10. 10. 16-10Copyright © 2003 Prentice-Hall, Inc.  Break-even volumeBreak-even volume Break-even volume = fixed cost / (price – variable cost)Break-even volume = fixed cost / (price – variable cost)  Perceived-Value PricingPerceived-Value Pricing  Perceived valuePerceived value  Price buyersPrice buyers  Value buyersValue buyers  Loyal buyersLoyal buyers  Value-in-use priceValue-in-use price Figure 16.8: Break-Even Chart for Determining Target-Return Price and Break-Even Volume
  11. 11. 16-11Copyright © 2003 Prentice-Hall, Inc.  Value PricingValue Pricing  Everyday low pricing (EDLP)Everyday low pricing (EDLP)  High-low pricingHigh-low pricing  Going-Rate PricingGoing-Rate Pricing  Auction-Type PricingAuction-Type Pricing  English auctions (ascending bids)English auctions (ascending bids)  Dutch auctions (descending bids)Dutch auctions (descending bids)  Sealed-bid auctionsSealed-bid auctions  Group PricingGroup Pricing
  12. 12. 16-12Copyright © 2003 Prentice-Hall, Inc.  Step 6: Selecting the Final PriceStep 6: Selecting the Final Price  Psychological PricingPsychological Pricing  Reference priceReference price  Gain-and-Risk-Sharing PricingGain-and-Risk-Sharing Pricing  Influence of the Other Marketing ElementsInfluence of the Other Marketing Elements  Brands with average relative quality but high relativeBrands with average relative quality but high relative advertising budgets charged premium pricesadvertising budgets charged premium prices  Brands with high relative quality and high relativeBrands with high relative quality and high relative advertising budgets obtained the highest pricesadvertising budgets obtained the highest prices  The positive relationship between high advertisingThe positive relationship between high advertising budgets and high prices held most strongly in the laterbudgets and high prices held most strongly in the later stages of the product life cycle for market leadersstages of the product life cycle for market leaders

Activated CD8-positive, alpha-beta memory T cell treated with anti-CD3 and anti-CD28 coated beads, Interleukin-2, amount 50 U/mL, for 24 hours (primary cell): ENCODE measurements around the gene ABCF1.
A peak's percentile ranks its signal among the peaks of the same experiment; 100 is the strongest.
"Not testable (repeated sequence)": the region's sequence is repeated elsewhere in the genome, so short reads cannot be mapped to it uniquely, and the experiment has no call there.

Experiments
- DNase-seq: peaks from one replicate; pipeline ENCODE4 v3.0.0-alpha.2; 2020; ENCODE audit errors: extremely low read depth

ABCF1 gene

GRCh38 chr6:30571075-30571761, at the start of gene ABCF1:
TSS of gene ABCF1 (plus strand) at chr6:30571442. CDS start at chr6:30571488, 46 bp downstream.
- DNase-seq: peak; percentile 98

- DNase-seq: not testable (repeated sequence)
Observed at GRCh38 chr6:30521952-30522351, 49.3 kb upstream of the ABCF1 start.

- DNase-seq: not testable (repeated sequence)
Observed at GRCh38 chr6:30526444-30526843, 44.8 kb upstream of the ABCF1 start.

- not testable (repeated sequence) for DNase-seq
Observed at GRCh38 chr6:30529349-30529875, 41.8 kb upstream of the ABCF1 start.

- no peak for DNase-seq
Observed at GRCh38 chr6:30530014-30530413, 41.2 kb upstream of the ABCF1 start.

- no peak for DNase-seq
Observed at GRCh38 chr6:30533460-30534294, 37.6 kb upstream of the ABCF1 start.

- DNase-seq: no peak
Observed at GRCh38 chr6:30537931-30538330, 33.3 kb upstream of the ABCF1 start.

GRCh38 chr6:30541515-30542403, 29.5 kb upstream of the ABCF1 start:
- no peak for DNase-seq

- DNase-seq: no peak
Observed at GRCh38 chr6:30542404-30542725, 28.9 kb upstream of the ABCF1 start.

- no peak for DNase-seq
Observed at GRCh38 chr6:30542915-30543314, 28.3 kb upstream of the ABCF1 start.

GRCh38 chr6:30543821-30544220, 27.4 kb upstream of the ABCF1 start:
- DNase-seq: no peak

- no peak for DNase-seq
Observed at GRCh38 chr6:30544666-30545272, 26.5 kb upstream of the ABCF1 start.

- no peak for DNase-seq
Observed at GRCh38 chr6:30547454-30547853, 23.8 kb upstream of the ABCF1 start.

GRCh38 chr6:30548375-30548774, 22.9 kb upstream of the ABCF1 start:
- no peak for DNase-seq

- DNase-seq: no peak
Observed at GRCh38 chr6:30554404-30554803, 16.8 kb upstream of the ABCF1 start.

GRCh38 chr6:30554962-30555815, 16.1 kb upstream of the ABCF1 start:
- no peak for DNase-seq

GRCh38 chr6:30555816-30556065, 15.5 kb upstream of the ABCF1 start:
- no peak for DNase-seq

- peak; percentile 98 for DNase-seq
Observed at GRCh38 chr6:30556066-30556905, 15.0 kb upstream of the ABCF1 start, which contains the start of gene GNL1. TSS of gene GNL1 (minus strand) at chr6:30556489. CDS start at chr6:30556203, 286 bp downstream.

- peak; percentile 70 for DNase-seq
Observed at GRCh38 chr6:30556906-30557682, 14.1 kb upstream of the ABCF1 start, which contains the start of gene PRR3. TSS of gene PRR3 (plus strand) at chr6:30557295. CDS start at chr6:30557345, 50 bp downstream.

13. 13. 16-13Copyright © 2003 Prentice-Hall, Inc.  Brands with average relative quality but high relativeBrands with average relative quality but high relative advertising budgets charged premium pricesadvertising budgets charged premium prices  Brands with high relative quality and high relativeBrands with high relative quality and high relative advertising budgets obtained the highest pricesadvertising budgets obtained the highest prices  The positive relationship between high advertisingThe positive relationship between high advertising budgets and high prices held most strongly in the laterbudgets and high prices held most strongly in the later stages of the product life cycle for market leadersstages of the product life cycle for market leaders  Company Pricing PoliciesCompany Pricing Policies  Impact of Price on Other PartiesImpact of Price on Other Parties
  14. 14. 16-14Copyright © 2003 Prentice-Hall, Inc. Adapting the Price  Geographical Pricing (Cash,Geographical Pricing (Cash, Countertrade, Barter)Countertrade, Barter)  CountertradeCountertrade  BarterBarter  Compensation dealCompensation deal  Buyback arrangementBuyback arrangement  OffsetOffset  Price Discounts and AllowancesPrice Discounts and Allowances
  15. 15. 16-15Copyright © 2003 Prentice-Hall, Inc. Adapting the Price  Promotional PricingPromotional Pricing  Loss-leader pricingLoss-leader pricing  Special-event pricingSpecial-event pricing  Cash rebatesCash rebates  Low-interest financingLow-interest financing  Longer payment termsLonger payment terms  Warranties and service contractsWarranties and service contracts  Psychological discountingPsychological discounting
  16. 16. 16-16Copyright © 2003 Prentice-Hall, Inc. Adapting the Price  Discriminatory PricingDiscriminatory Pricing  Customer segment pricingCustomer segment pricing  Product-form pricingProduct-form pricing  Image pricingImage pricing  Channel pricingChannel pricing  Location pricingLocation pricing  Time pricingTime pricing  Yield pricingYield pricing